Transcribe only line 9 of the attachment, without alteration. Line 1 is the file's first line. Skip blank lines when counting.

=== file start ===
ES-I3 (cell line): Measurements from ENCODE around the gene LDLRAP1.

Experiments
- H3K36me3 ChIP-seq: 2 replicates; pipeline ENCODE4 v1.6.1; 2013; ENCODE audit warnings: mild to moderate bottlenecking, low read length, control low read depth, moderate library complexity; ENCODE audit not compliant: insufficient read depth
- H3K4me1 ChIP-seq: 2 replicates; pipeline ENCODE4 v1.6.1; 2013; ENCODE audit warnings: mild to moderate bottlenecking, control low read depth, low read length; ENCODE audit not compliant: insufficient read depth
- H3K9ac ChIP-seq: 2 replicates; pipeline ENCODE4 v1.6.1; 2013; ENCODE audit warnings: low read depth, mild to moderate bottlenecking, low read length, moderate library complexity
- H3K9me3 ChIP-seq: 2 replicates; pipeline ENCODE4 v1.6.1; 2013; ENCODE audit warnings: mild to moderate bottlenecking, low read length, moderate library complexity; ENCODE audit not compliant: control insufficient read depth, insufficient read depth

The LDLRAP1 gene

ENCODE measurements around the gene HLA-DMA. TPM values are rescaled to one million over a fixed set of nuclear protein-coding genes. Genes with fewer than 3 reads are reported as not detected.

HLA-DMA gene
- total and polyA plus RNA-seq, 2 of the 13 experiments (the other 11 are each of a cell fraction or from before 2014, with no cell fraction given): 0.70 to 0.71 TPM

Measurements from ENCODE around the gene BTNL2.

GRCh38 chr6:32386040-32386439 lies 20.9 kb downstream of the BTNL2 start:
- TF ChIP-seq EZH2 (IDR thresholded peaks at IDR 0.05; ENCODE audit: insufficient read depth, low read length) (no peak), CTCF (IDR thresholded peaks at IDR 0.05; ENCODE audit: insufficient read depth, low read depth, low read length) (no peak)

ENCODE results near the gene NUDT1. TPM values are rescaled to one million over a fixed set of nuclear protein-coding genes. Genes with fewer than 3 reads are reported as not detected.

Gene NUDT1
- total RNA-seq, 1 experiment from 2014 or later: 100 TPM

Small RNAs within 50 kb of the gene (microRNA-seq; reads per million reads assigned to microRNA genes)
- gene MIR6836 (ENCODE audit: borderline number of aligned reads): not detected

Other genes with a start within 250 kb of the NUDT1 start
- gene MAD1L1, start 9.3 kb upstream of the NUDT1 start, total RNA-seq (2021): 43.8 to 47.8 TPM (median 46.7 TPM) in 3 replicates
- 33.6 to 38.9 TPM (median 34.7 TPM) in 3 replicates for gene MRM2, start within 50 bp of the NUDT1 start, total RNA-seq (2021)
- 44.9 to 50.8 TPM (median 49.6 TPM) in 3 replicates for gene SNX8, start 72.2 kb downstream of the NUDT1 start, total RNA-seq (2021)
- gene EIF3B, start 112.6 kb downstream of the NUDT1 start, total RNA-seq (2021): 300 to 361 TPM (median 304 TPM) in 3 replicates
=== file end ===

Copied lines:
HLA-DMA gene